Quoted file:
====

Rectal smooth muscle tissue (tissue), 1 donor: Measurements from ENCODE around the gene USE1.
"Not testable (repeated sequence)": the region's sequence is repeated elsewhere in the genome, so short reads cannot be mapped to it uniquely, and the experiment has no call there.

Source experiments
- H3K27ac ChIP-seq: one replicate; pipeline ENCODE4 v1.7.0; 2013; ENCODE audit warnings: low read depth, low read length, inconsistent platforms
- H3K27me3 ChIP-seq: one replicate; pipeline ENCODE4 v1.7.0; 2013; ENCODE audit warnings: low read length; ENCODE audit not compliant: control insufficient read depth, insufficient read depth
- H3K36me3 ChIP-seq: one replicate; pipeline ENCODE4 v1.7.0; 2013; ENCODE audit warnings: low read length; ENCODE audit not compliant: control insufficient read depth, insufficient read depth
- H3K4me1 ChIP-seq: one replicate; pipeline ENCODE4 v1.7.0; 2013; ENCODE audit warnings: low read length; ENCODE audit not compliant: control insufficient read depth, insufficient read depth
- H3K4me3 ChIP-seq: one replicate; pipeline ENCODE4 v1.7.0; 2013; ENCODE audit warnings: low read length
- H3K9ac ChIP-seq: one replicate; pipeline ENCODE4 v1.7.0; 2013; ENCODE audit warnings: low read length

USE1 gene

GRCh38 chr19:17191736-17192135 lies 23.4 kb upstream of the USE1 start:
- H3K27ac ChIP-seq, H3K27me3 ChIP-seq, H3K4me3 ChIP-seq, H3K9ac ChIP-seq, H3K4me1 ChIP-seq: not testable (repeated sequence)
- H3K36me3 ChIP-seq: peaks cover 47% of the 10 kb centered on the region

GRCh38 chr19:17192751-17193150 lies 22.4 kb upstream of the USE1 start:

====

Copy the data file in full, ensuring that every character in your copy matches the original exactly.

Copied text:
Rectal smooth muscle tissue (tissue), 1 donor: Measurements from ENCODE around the gene USE1.
"Not testable (repeated sequence)": the region's sequence is repeated elsewhere in the genome, so short reads cannot be mapped to it uniquely, and the experiment has no call there.

Source experiments
- H3K27ac ChIP-seq: one replicate; pipeline ENCODE4 v1.7.0; 2013; ENCODE audit warnings: low read depth, low read length, inconsistent platforms
- H3K27me3 ChIP-seq: one replicate; pipeline ENCODE4 v1.7.0; 2013; ENCODE audit warnings: low read length; ENCODE audit not compliant: control insufficient read depth, insufficient read depth
- H3K36me3 ChIP-seq: one replicate; pipeline ENCODE4 v1.7.0; 2013; ENCODE audit warnings: low read length; ENCODE audit not compliant: control insufficient read depth, insufficient read depth
- H3K4me1 ChIP-seq: one replicate; pipeline ENCODE4 v1.7.0; 2013; ENCODE audit warnings: low read length; ENCODE audit not compliant: control insufficient read depth, insufficient read depth
- H3K4me3 ChIP-seq: one replicate; pipeline ENCODE4 v1.7.0; 2013; ENCODE audit warnings: low read length
- H3K9ac ChIP-seq: one replicate; pipeline ENCODE4 v1.7.0; 2013; ENCODE audit warnings: low read length

USE1 gene

GRCh38 chr19:17191736-17192135 lies 23.4 kb upstream of the USE1 start:
- H3K27ac ChIP-seq, H3K27me3 ChIP-seq, H3K4me3 ChIP-seq, H3K9ac ChIP-seq, H3K4me1 ChIP-seq: not testable (repeated sequence)
- H3K36me3 ChIP-seq: peaks cover 47% of the 10 kb centered on the region

GRCh38 chr19:17192751-17193150 lies 22.4 kb upstream of the USE1 start: